Is Ryanair a biblically responsible company?

Stocktake: sky gambling is a ‘blessing’, gains ahead, September boredom and Apple profit

Despite Ryanair’s history of in-flight scratch cards, alcohol and calendars featuring scantily clad female staff,  Inspire – which invests in “companies that are blessings” – approves of the airline. Photograph: Nick Bradshaw

Despite Ryanair’s history of in-flight scratch cards, alcohol and calendars featuring scantily clad female staff, Inspire – which invests in “companies that are blessings” – approves of the airline. Photograph: Nick Bradshaw

 

Ryanair’s reputation has taken a battering lately. The UK’s Civil Aviation Authority accuses it of “persistently misleading passengers” regarding recent flight cancellations, while disgruntled staff are highlighting questionable working practices. It might come as a surprise, then, that the controversial company is deemed sufficiently “inspiring” to be a holding in a “biblically responsible” exchange-traded fund (ETF). In March, Stocktake reported on the launch of the Inspire Global Hope ETF. The US fund tracks 400 of the world’s “most inspiring, biblically aligned large companies”, and condemns companies “engaged in activities that are not consistent with biblical truth”. There’s no place for companies supporting “LGBT activism”, “anti-family entertainment”, pornography, alcohol or gambling, to name but a few areas of contention. Ryanair might not seem especially biblical, what with its history of hawking in-flight scratch cards, alcohol and calendars featuring scantily clad female staff. Inspire, which invests in “companies that are blessings to their communities, customers, workforce and the world”, appears to think otherwise.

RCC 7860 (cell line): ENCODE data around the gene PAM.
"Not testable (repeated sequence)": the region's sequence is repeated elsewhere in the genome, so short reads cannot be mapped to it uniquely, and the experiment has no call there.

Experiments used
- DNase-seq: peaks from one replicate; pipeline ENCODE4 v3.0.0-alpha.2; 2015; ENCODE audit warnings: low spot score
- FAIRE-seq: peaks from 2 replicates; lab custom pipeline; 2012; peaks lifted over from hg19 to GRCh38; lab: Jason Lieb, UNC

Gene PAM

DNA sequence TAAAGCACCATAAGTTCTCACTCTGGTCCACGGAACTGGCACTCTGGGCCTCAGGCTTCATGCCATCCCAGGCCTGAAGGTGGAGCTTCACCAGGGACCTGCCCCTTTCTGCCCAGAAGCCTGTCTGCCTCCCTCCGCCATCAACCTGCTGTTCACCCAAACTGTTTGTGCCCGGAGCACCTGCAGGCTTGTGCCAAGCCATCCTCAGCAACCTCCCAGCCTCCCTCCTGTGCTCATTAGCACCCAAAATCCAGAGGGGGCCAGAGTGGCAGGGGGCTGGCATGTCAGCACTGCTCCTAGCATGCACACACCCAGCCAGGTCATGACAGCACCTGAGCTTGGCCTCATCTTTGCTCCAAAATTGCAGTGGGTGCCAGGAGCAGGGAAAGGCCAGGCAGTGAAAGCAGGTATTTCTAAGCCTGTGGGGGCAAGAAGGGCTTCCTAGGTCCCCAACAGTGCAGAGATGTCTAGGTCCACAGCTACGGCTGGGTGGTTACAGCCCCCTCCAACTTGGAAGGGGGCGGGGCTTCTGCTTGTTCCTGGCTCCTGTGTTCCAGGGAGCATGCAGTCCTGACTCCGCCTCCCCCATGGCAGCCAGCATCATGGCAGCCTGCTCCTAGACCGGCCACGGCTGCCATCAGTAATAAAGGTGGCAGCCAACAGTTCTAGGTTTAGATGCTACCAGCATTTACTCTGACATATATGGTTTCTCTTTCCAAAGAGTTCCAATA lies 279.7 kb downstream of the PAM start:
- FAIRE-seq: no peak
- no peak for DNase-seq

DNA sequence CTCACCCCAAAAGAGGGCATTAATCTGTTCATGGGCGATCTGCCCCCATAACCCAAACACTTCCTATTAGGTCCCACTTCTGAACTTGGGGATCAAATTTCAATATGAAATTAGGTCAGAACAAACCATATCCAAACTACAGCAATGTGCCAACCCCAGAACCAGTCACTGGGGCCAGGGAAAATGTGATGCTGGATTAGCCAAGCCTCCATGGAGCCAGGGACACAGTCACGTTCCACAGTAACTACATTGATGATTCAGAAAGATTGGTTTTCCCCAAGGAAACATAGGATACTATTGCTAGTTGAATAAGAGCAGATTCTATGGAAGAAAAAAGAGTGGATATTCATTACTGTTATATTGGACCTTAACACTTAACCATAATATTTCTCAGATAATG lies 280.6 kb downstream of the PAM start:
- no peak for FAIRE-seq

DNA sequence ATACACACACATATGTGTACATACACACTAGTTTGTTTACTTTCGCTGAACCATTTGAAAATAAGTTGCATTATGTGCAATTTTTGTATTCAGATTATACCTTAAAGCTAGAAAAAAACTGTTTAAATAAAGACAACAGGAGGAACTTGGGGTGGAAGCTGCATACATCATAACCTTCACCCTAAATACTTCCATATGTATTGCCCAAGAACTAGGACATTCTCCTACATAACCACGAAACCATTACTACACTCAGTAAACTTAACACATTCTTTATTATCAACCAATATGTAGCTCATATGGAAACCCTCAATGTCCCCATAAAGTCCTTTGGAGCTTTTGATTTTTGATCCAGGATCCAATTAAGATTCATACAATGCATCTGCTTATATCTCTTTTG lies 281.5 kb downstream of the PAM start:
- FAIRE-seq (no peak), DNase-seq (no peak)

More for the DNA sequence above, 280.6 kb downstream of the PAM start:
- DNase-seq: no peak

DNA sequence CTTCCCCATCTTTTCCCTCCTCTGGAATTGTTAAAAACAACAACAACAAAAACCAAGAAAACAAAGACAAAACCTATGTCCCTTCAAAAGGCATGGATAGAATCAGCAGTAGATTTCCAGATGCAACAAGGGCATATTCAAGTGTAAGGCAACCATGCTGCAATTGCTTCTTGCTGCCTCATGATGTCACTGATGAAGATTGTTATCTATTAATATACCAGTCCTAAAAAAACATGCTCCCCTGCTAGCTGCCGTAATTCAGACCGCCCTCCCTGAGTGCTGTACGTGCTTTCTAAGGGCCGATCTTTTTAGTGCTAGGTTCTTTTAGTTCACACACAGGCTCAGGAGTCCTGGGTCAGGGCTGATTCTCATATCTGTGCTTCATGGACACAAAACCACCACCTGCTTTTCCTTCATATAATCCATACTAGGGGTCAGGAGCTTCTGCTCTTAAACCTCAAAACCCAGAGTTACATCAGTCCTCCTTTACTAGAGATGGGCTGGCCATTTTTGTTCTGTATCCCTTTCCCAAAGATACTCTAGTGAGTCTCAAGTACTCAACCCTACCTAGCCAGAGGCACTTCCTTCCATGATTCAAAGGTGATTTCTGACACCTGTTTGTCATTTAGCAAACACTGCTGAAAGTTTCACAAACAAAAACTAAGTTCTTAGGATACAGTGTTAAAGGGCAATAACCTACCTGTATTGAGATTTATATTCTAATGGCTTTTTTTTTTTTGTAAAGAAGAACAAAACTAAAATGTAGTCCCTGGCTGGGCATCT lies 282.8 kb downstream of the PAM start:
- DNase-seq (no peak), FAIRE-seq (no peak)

Quarterly gains on the cards for stocks

Furthermore, the S&P 500 has risen in every month from May through September; since 1928, those instances have been followed by fourth-quarter gains every time. Fat Pitch blogger Urban Carmel notes a sentiment survey showing marked bearishness among investment managers. This has happened 16 times since the survey began in 2006, notes Carmel, with stocks gaining over the following six weeks on every single occasion. Carmel notes economic data is strengthening, a point also made by the Leuthold Group’s Doug Ramsey. The market is “in gear”, with strength in cyclical sectors evidence of healthy risk appetites and an improving economy. In short, the bulls remain in control. Fourth-quarter gains look increasingly probable.

The most boring September in history

A comeback for active funds?

A minority outperformed in Europe, although there was a sharp increase in outperformers. The UK numbers were especially impressive – eight out of 10 funds outperformed, prompting Money Observer to say active funds had “proven their worth since last June”. That’s a gross exaggeration. Luck and randomness mean the figures vary wildly from year to year – a whopping 87 per cent of UK funds underperformed in 2016 – but the key point remains that few funds do the business over the long term. In the UK, 70 per cent underperformed over the last decade.

The figures are even worse for other regions, with 85 per cent of global funds underperforming over the last 15 years. Consequently, talk of a fund manager comeback remains premature, to say the least.

Apple tops Exxon in all-time profits table

Hendrik BessembinderExxon MobilNew York Times
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